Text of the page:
Mongol Rally, Day 34: At road's end, life is sweet, memory short - Leon Logothetis

August 17, 2012

Mongol Rally, Day 34: At road’s end, life is sweet, memory short

“If you can find a path with no obstacles, it probably doesn’t lead anywhere.” –Frank A. Clark

As Steve Priovolos and I started our final drive into Ulan Bator, Mongolia, I was again reminded why the Mongol Rally, the 10,000-mile road trip that began July 14 in Britain and ends here, is not for the faint of heart.

The terrain and the sheer magnitude of the task unfolded every day before our eyes. If it’s not corrupt policemen trying to hamper the journey, it’s the potholed roads. There was always something.

On Friday it was the overheating engine and a pesky river that stood in the way of our getting to Ulan Bator and finally a good night’s sleep.

The engine in our Daihatsu has been overheating the past 1,000 miles. It finally had enough and stopped. We were so close! Our trick of driving 20 minutes then resting for five had run its course.

But we were not going to fail, not now. We took out the cooking gas and made ourselves a bowl of pasta in the scorching heat. If we left the car for an hour to recalibrate all would work itself out, we were certain.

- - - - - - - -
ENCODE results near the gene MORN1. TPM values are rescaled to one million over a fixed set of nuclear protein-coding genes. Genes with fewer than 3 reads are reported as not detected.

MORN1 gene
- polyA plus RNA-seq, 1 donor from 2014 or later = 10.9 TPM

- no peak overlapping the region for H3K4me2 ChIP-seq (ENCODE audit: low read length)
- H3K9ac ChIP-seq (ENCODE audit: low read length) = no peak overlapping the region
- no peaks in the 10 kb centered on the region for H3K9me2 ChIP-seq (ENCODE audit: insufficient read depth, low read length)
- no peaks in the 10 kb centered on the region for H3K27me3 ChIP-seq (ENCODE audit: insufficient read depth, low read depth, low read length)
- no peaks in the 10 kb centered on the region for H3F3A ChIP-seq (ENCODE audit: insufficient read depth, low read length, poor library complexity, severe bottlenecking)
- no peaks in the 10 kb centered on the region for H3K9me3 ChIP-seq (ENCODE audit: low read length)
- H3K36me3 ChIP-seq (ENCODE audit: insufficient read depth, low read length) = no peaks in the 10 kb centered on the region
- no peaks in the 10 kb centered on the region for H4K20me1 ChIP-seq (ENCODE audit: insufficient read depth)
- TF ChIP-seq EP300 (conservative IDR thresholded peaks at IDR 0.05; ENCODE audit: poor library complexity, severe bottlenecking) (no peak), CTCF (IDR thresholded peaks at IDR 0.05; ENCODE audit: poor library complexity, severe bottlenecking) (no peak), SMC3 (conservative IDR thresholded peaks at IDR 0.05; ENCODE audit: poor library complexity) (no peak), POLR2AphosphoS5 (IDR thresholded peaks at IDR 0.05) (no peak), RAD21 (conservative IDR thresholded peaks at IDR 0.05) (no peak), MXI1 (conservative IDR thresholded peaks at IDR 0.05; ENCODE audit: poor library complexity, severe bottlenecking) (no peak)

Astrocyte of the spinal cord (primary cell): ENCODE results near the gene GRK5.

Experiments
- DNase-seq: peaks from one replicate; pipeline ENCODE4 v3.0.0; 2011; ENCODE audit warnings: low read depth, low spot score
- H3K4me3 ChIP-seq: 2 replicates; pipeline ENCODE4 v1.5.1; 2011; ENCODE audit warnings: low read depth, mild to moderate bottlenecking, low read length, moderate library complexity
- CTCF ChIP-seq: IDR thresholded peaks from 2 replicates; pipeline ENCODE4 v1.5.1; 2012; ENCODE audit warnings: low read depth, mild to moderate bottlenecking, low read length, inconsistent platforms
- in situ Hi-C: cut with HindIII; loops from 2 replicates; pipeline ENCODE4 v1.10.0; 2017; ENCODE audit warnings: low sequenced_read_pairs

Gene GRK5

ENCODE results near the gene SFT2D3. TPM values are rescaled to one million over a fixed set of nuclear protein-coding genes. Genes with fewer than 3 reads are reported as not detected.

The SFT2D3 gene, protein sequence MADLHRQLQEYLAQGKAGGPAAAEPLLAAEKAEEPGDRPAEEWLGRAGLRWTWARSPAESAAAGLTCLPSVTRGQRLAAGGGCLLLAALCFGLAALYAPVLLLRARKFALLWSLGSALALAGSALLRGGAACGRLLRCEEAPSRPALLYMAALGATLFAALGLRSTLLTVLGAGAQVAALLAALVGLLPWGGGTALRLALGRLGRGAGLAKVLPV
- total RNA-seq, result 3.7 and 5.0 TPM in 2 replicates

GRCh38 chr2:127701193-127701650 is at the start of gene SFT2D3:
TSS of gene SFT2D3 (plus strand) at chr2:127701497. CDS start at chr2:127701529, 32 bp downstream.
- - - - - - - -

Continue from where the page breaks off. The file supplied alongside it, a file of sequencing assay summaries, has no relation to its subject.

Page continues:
The pasta was good. That the car eventually restarted was better. The high was short-lived, though, because we were soon faced with the river crossing from hell. The river was at least 3 feet deep. We searched for another way. There was no other way.

We braced ourselves and we drove into the river. We thought we might end up downstream, but somehow we made it to the other side.

The path to our victory dance was wide open now. All we had to do was drive and hope for no more rivers, potholes, overheating troubles or stray asteroids.

Soon we came to a paved road. I know. I couldn’t believe it either. We asked a local, and this road was supposed to lead us all the way to the center of Ulan Bator. Unbelievably, it did.

We arrived in the capital without a hitch (several thousand of them now safely behind us). The emotional toll of the past five weeks was forgotten in an instant as we crossed the finish line.